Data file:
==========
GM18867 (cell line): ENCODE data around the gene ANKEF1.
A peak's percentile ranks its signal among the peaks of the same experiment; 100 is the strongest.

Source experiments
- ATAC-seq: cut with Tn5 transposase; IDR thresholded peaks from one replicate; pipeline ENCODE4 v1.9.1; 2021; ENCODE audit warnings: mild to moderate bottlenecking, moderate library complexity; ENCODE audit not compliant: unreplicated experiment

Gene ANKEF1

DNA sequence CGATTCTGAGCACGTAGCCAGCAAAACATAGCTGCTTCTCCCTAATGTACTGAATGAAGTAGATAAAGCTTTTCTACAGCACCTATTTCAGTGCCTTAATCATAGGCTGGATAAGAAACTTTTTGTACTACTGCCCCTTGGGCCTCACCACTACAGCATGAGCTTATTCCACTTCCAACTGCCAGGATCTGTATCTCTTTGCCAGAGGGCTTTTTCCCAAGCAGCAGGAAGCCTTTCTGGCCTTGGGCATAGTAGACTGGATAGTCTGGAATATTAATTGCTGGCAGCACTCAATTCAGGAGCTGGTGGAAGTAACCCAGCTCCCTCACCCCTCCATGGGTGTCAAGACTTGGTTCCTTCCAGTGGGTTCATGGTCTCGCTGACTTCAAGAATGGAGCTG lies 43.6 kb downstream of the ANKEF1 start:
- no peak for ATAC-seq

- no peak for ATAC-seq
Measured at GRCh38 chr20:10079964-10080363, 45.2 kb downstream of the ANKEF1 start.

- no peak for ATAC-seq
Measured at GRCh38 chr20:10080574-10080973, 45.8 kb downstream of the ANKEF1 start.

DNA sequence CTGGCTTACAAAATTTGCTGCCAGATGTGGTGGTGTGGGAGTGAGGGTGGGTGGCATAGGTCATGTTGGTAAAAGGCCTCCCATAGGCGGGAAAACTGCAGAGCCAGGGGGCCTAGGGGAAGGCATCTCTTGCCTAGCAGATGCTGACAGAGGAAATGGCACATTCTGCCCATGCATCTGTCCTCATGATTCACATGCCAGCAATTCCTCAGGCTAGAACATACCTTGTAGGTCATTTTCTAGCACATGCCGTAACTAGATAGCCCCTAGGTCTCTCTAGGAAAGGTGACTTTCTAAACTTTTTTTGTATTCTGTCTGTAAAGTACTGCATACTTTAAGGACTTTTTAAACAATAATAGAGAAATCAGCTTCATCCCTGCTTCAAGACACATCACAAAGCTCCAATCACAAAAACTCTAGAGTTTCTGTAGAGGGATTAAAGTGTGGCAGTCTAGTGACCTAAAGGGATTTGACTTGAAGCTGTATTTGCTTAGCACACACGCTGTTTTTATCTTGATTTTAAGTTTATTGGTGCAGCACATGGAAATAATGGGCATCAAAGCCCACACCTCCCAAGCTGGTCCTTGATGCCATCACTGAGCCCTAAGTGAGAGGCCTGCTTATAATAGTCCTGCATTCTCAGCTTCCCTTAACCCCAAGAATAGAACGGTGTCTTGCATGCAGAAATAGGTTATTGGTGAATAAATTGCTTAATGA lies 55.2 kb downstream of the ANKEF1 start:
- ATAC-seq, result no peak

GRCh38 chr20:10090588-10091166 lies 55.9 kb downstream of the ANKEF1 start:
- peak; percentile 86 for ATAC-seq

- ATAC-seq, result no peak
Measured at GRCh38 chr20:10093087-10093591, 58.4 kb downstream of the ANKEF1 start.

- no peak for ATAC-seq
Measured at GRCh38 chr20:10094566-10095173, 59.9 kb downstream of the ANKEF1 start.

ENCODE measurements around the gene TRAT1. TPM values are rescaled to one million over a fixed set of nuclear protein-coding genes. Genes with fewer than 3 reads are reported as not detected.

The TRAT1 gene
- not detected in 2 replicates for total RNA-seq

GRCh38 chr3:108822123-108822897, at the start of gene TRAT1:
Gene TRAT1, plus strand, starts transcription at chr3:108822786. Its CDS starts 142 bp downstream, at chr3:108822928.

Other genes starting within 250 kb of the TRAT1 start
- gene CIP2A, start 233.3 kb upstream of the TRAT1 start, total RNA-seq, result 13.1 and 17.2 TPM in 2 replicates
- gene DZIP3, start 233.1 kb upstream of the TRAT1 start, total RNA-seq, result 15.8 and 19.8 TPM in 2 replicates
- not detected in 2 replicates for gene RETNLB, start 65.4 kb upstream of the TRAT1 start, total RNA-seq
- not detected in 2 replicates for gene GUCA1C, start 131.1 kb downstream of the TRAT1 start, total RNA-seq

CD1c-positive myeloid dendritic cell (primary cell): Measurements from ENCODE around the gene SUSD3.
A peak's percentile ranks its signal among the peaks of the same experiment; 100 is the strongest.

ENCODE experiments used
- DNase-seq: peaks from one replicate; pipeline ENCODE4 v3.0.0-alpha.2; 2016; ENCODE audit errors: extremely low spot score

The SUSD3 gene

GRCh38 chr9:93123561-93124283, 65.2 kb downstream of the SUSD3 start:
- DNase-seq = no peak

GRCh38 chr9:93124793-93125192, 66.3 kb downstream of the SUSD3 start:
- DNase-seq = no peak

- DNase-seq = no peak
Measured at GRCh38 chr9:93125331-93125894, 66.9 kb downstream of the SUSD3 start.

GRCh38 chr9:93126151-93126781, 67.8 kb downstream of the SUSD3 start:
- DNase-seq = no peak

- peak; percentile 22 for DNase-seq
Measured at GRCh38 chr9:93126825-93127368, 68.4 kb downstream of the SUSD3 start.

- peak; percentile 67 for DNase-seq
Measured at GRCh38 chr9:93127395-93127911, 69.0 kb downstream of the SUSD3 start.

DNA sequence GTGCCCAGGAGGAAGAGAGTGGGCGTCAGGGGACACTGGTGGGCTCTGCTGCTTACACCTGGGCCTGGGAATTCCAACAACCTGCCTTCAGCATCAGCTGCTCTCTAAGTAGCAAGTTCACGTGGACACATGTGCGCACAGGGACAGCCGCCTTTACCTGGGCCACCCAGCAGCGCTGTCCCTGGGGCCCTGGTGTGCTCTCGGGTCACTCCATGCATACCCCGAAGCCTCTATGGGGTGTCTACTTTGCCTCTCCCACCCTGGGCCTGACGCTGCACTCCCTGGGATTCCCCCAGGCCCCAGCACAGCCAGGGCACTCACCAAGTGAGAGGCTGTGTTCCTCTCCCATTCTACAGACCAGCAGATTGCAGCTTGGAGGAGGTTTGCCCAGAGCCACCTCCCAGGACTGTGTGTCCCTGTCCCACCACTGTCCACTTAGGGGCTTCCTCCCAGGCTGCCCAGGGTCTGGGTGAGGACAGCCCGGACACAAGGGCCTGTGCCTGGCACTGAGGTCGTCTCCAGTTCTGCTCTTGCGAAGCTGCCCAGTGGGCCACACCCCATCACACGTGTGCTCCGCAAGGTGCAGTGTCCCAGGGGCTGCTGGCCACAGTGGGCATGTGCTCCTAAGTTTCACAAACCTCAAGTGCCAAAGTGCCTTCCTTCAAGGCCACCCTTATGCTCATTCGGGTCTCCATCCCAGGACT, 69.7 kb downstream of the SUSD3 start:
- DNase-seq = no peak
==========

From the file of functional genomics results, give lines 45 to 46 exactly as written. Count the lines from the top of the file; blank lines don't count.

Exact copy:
- peak; percentile 67 for DNase-seq
Measured at GRCh38 chr9:93127395-93127911, 69.0 kb downstream of the SUSD3 start.